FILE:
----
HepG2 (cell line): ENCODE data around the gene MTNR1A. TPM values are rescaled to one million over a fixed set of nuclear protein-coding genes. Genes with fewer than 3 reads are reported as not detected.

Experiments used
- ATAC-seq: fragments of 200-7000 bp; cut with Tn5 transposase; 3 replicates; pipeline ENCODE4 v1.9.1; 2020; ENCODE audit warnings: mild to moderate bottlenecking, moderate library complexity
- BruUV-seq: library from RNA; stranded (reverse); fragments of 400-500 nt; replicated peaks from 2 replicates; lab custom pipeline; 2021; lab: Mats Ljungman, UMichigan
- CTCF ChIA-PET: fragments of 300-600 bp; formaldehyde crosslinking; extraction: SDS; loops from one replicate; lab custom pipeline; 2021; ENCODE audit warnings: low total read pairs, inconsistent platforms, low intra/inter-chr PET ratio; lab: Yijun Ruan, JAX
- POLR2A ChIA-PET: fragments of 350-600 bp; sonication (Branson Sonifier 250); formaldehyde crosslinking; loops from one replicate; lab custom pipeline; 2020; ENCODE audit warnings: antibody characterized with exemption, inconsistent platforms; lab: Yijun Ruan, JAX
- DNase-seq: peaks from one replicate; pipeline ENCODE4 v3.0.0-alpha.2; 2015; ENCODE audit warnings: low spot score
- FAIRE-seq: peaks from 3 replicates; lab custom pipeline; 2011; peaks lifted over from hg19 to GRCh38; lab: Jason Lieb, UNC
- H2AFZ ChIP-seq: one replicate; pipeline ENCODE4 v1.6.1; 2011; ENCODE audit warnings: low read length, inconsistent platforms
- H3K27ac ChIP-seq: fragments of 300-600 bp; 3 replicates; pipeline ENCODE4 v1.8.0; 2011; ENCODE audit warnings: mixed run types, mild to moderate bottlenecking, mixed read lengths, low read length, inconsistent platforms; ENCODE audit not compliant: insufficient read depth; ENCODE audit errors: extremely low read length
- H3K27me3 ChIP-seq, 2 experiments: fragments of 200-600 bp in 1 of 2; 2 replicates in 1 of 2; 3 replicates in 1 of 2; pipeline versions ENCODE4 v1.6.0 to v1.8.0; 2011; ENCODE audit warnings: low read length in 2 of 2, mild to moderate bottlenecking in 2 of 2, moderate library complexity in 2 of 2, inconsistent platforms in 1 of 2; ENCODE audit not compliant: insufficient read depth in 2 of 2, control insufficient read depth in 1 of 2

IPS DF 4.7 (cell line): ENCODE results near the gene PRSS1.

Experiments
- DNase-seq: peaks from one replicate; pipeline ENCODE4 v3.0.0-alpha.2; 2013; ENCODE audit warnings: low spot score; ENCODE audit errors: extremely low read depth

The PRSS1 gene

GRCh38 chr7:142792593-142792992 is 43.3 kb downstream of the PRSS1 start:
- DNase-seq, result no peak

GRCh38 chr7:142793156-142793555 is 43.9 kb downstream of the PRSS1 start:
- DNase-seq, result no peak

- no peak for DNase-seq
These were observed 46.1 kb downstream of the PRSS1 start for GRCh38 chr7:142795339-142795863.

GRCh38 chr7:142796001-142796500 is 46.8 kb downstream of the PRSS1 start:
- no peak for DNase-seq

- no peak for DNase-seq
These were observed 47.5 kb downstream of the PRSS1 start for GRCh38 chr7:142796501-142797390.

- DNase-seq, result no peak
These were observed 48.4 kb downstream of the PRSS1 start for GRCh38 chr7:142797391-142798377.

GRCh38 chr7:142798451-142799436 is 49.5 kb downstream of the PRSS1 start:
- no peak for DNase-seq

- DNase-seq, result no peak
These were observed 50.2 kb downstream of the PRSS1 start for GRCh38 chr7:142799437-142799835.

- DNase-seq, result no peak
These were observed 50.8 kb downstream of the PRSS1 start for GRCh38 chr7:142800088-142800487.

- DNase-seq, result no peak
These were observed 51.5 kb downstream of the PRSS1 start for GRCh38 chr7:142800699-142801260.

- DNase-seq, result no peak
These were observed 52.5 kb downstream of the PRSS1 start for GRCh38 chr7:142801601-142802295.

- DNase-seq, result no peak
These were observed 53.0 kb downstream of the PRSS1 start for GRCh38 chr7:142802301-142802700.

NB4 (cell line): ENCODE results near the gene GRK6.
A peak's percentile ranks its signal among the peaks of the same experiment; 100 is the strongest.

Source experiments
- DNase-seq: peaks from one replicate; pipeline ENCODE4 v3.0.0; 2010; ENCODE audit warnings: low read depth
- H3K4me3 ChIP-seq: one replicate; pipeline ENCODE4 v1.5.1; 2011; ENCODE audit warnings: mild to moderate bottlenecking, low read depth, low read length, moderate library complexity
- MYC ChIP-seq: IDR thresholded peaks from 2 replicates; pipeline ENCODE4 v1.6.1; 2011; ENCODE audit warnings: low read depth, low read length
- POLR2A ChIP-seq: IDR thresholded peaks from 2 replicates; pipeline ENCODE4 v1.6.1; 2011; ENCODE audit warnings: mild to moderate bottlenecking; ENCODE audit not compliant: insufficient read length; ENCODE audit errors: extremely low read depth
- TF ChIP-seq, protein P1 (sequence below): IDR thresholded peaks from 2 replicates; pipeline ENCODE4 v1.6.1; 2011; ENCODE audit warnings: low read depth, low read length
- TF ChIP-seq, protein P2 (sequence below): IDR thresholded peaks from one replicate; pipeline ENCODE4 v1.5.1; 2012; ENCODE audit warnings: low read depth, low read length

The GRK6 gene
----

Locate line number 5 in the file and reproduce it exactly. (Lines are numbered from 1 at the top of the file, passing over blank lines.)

- CTCF ChIA-PET: fragments of 300-600 bp; formaldehyde crosslinking; extraction: SDS; loops from one replicate; lab custom pipeline; 2021; ENCODE audit warnings: low total read pairs, inconsistent platforms, low intra/inter-chr PET ratio; lab: Yijun Ruan, JAX